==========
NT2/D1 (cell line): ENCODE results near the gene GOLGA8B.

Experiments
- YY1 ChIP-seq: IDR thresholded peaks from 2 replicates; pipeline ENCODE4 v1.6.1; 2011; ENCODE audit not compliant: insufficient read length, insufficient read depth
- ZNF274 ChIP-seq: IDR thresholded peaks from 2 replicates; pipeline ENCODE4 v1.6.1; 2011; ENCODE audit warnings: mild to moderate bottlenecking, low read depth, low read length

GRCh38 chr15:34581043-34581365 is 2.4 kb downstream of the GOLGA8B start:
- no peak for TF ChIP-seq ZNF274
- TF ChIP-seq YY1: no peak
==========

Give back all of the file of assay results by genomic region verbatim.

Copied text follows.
NT2/D1 (cell line): ENCODE results near the gene GOLGA8B.

Experiments
- YY1 ChIP-seq: IDR thresholded peaks from 2 replicates; pipeline ENCODE4 v1.6.1; 2011; ENCODE audit not compliant: insufficient read length, insufficient read depth
- ZNF274 ChIP-seq: IDR thresholded peaks from 2 replicates; pipeline ENCODE4 v1.6.1; 2011; ENCODE audit warnings: mild to moderate bottlenecking, low read depth, low read length

GRCh38 chr15:34581043-34581365 is 2.4 kb downstream of the GOLGA8B start:
- no peak for TF ChIP-seq ZNF274
- TF ChIP-seq YY1: no peak